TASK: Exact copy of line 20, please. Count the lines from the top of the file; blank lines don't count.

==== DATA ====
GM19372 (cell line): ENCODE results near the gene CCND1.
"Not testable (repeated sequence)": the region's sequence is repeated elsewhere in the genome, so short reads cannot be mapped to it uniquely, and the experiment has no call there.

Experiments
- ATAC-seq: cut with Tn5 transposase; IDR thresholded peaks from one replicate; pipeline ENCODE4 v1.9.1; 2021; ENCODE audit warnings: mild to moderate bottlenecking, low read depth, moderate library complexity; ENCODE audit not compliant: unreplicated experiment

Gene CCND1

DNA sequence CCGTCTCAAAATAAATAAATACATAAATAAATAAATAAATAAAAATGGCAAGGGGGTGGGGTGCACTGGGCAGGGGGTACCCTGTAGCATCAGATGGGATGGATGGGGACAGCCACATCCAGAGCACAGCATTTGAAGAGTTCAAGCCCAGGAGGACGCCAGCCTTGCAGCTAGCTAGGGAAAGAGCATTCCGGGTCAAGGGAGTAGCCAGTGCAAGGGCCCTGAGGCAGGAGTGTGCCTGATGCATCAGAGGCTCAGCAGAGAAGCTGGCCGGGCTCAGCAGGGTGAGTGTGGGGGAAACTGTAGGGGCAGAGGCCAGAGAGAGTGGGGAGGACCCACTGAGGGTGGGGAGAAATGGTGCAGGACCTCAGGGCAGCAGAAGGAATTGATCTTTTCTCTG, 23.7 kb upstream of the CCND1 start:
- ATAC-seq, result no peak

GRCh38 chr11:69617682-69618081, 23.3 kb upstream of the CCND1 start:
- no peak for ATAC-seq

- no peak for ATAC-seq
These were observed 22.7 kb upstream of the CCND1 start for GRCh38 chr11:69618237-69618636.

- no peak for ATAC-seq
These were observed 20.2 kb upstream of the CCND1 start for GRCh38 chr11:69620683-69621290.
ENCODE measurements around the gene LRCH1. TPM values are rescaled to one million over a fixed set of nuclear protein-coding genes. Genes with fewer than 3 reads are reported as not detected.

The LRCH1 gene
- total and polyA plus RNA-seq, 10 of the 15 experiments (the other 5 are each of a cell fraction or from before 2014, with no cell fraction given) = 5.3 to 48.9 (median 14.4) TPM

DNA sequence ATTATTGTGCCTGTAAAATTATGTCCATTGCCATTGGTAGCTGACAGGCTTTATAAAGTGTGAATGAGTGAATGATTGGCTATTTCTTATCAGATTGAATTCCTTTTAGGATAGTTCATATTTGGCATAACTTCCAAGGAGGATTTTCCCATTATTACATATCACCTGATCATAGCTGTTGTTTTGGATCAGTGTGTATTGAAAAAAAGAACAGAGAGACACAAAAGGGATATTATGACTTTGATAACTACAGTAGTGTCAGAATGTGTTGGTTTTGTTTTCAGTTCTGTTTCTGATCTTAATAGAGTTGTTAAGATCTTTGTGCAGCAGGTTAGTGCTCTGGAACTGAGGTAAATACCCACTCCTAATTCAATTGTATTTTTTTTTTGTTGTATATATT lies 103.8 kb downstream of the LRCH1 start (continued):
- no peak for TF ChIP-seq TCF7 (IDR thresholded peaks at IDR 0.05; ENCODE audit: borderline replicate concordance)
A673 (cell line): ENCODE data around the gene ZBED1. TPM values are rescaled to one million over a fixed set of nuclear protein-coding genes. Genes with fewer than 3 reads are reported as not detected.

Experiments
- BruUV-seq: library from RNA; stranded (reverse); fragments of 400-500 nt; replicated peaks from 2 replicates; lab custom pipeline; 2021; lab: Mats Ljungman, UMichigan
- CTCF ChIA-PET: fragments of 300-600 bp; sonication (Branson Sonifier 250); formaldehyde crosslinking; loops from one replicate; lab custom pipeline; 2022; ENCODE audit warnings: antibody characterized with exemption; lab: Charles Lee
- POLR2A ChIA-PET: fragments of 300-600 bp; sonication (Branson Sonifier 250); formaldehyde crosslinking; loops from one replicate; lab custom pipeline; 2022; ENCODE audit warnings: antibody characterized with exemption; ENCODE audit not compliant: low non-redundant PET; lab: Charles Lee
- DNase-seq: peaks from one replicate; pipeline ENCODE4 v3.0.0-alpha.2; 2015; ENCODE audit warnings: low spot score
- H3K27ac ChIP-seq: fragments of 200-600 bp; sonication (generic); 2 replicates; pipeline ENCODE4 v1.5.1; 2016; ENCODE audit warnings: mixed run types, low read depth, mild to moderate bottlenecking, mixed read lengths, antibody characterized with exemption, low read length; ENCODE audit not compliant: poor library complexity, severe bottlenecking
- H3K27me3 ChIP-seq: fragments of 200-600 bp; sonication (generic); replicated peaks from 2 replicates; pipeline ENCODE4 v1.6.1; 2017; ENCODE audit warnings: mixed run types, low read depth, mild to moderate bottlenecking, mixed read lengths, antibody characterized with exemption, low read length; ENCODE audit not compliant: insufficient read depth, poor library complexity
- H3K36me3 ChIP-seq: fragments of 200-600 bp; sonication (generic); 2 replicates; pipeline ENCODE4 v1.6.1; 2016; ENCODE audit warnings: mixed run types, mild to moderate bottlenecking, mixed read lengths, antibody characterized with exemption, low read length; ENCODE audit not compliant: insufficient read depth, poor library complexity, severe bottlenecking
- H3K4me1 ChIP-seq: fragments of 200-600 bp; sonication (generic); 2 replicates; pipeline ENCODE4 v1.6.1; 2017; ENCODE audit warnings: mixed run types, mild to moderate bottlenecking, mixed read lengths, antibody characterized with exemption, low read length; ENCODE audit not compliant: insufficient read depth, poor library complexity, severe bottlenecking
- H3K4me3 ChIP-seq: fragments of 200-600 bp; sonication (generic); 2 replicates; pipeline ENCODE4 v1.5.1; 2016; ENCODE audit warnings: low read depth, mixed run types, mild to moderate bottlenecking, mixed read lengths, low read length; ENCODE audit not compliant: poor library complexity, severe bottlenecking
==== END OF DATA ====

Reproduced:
Experiments